• ‘E-support content encompasses everything from frequently asked questions to white papers, technical tips and technical articles.’
      • ‘I believe every technical book should have three qualities: good indices, clear writing and wise use of appendices.’
      • ‘He is author of nine books and more than 200 articles, chapters, technical reports and other writings.’
      • ‘He is a prolific writer, with more than two dozen technical articles and books to his name.’
      • ‘For further information see the technical article in this issue.’
      • ‘During the first three decades of the twentieth century, many of its articles were technical, tactical, and even strategic in character.’
      • ‘News items, announcements, technical articles, handy tips and tricks, can all be said to be useful resources on the web.’
      • ‘Of course, the accompanying technical article provides many of the details.’
      • ‘He is the author of more than 30 technical articles and is a fellow of the American Institute of Aeronautics and Astronautics.’
      • ‘The internet is full of technical articles, many of which are way too complicated for the average computer user who just wants to solve a simple problem.’
      • ‘This is a technical book that assumes a fairly extensive knowledge of second temple Judaism.’
      • ‘His book is a technical book written for specialists.’
      • ‘There is a steep discount on some foreign technical books, and many students wade through whatever is available to pick the title of their choice.’
      • ‘Although the second part of the book is technical in nature, end users will find useful hints sprinkled throughout.’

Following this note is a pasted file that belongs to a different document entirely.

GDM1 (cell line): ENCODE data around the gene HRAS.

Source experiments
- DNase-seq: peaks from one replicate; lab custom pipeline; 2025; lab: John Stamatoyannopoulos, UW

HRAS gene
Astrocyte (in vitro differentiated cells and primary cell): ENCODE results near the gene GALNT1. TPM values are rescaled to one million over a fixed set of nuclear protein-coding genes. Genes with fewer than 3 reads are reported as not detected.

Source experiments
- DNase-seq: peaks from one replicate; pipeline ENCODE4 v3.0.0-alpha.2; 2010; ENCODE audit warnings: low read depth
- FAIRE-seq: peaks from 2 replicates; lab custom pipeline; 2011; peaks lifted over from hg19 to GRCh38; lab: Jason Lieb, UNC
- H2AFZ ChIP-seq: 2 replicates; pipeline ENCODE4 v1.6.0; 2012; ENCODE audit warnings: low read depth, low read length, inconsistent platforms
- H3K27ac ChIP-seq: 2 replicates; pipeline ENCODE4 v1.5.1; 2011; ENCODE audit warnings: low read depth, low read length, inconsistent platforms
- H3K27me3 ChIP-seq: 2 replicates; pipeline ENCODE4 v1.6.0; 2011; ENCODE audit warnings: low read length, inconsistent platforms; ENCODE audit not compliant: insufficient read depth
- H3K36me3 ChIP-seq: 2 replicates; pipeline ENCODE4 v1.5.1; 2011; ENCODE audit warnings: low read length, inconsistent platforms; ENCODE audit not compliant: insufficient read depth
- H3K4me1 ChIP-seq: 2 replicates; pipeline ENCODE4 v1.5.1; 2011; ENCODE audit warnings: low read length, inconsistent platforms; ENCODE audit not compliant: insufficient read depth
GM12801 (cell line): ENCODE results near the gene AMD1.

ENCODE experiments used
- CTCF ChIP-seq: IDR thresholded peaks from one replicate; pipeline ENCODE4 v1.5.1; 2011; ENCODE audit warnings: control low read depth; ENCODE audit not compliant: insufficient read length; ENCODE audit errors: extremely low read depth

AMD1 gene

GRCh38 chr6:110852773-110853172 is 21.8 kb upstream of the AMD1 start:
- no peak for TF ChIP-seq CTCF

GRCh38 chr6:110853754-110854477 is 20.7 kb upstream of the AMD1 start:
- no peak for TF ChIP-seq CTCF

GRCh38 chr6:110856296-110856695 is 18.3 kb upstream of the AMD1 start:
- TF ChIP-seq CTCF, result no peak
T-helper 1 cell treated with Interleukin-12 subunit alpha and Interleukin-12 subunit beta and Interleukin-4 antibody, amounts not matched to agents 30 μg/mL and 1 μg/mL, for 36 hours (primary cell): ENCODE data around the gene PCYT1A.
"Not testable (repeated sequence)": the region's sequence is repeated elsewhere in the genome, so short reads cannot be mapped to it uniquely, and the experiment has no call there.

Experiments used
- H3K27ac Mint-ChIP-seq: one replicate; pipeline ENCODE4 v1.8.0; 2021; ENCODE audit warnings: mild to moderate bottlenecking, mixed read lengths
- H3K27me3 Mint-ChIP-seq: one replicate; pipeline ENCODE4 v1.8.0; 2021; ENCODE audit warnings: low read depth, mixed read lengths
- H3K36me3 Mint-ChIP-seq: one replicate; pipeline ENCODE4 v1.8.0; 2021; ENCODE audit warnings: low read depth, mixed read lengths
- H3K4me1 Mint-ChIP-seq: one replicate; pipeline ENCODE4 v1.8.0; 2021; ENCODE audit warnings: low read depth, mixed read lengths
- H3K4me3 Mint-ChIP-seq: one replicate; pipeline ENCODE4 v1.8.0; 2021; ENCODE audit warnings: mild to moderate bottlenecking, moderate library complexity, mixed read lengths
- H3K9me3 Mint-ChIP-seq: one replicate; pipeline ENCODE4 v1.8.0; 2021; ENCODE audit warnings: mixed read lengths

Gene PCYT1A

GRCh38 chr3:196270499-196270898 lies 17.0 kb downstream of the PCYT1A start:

• ‘Like the index at the back of a technical book, the database uses indexes internally to look up your data much faster.’
      • ‘His articles are highly technical and written for specialists in the field of differential geometry.’
      specialist, specialized, scientific
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  • 2Involving or concerned with applied and industrial sciences.

    ‘an important technical achievement’
    • ‘The award recognizes outstanding technical contributions to aerosol science and technology by a young scientist.’
    • ‘In 1955-1957 the Sputnik era caused our educational system to focus on science and technical improvements.’
    • ‘In practice, the opposite is occurring in every technical field except health sciences.’
    • ‘The second factor that helped to transform this broad area of popular culture was the adaptation and exploitation of a range of technical innovations and industrial developments.’
    • ‘This also serves to stimulate possible future careers in science of technical fields.’
    • ‘The objectifying consciousness that brought about the rise of natural science and the advanced technical culture of the West profoundly damaged theological thought.’
    • ‘Yes, the spacecraft returned and he was given information concerning the alien planet with its exceptionally high level of scientific and technical achievement.’
    • ‘The successful applicant will hold a foods science or technical qualification or a relevant amount of experience in a food environment.’
    • ‘According to him, what made modern science possible was not technical advances in instrumentation so much as a new way of looking at the world.’
    • ‘These technical achievements are intriguing.’